I have put this build log in the SHIP MODEL KITS section because it says "KIT"on the box. After looking through both build sections, I feel that this may be more of a "SCRATCH BUILD" than a kit. I'll let the moderators make the final decision if one is needed.

 

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This model isn't one particular boat, rather a rendition of a Skipjack that is built as one of the many would have been built, by ratio. Concidering that there were approximately a thousand of these boats built by differant builders and over the course of sixty years or more, they were not all identical. They varied in length by anything from a foot to over ten. The layout of holds, hatches, rails and rudders (amoungst other things) also varied considerably as well as the construction techneques used to build them. One of the advantages of living in Cambridge is that there are a number of Skipjacks in the area. The Nathan and the Lady Katie are both afloat and docked in town. There are two more that are on land and being restored but I don't know their names. Most recently, the Martha lewis (sister ship of the Lady Katie and the Rosie Parks) was brought to town for what I believe to be repairs and restoration.Two more are just down the road in Woolford. The maritime museam in St. Michaels is a short drive away. They have the fully restored Rosie Parks and at least one other as well as a wonderful exhibit that tells the history of these vessels. It has been a great advantage as I have gone to see these boats on multiple occasions in order to study the fine points of their builds.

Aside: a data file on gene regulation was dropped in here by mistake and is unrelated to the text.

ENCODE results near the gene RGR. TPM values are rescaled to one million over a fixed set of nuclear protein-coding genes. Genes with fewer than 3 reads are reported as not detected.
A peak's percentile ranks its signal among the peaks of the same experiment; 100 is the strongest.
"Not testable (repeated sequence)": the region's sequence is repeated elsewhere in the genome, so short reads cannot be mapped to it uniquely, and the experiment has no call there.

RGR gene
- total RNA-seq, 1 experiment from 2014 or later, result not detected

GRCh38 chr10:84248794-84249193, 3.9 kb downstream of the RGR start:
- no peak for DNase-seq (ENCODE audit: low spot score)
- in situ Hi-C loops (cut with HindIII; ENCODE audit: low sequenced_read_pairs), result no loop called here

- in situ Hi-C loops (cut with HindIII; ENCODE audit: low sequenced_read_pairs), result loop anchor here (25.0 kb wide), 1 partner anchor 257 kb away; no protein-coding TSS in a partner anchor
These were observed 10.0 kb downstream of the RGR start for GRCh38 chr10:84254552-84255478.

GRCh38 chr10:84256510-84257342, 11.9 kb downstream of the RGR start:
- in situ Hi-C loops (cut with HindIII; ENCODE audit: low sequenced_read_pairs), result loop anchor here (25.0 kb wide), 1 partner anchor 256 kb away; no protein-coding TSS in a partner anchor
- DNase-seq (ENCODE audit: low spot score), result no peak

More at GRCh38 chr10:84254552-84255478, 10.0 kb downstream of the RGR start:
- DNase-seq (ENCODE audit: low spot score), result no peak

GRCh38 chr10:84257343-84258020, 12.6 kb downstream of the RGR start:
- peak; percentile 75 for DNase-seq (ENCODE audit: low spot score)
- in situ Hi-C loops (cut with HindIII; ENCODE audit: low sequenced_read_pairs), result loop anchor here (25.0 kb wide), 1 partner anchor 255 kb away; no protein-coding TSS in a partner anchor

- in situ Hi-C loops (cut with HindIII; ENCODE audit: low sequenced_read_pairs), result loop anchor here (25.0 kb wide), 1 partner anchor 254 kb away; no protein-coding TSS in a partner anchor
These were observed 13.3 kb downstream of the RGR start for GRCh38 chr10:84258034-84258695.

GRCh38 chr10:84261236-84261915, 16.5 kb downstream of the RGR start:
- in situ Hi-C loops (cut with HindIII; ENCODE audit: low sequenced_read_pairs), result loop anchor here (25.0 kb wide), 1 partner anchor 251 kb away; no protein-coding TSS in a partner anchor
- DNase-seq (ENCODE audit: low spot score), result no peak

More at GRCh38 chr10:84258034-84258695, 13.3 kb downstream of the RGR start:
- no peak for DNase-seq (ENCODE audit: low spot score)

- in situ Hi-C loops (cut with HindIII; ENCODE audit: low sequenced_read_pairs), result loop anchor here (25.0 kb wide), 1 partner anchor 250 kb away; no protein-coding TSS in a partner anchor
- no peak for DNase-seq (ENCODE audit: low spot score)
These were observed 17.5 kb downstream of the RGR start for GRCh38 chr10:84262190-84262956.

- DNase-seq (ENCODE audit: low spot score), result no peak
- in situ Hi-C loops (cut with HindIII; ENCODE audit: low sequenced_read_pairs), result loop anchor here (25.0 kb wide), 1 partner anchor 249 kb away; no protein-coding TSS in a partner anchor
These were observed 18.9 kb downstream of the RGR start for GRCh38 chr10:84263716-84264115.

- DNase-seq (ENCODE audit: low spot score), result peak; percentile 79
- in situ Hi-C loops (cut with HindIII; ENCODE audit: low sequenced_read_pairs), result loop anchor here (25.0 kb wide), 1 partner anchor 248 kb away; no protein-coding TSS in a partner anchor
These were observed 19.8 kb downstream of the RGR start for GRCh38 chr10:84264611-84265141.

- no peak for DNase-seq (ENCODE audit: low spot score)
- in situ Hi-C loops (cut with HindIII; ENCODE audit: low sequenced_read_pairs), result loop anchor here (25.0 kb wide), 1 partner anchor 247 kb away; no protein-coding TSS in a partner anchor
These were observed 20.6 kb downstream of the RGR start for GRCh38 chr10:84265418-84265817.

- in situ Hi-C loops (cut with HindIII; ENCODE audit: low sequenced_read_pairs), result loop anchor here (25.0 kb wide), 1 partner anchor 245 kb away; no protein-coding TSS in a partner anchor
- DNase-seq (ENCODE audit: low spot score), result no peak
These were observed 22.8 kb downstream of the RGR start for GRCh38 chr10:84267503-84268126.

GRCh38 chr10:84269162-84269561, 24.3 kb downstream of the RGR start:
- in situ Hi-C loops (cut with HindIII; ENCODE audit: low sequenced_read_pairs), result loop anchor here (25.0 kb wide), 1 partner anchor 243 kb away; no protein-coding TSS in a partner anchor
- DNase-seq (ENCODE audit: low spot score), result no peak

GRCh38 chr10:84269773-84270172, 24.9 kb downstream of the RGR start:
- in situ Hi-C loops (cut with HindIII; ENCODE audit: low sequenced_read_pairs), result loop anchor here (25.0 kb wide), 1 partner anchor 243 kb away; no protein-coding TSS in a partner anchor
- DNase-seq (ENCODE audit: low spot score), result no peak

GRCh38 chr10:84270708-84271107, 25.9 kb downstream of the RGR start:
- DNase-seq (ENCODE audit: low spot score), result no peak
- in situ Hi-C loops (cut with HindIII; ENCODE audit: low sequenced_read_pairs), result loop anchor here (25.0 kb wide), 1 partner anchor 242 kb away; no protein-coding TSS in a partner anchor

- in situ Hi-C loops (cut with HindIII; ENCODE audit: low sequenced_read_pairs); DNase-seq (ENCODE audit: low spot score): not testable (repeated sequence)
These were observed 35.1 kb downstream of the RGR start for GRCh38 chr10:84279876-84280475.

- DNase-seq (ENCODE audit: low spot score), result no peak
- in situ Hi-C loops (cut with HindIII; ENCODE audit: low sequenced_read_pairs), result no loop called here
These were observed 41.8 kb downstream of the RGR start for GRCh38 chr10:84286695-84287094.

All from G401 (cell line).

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I actually started building this model in the early months of 2017. I spent many hours working on it as the winter dragged on. When spring came, I put the model aside in favor of outdoor activities. My intent was to start again the following winter (2018) but my wife had other plans for my time. Constructing the cabinets for and remodeling the kitchen took up that time. Once again warm weather arrived and the model remained on a shelf collecting dust. Shortly after last Christmas, I found myself with free time and started back on the build. I have, up until this point, completely built this model on my own and am currently almost done building it. However, after recently discovering this site, I have now decided that some things need to be done better. Using my newly developed skills and some of the techniques exhibited here, I hope to bring the quality of the model "up a notch"....or two. I'm looking forward to the opinions and help I know I can get here.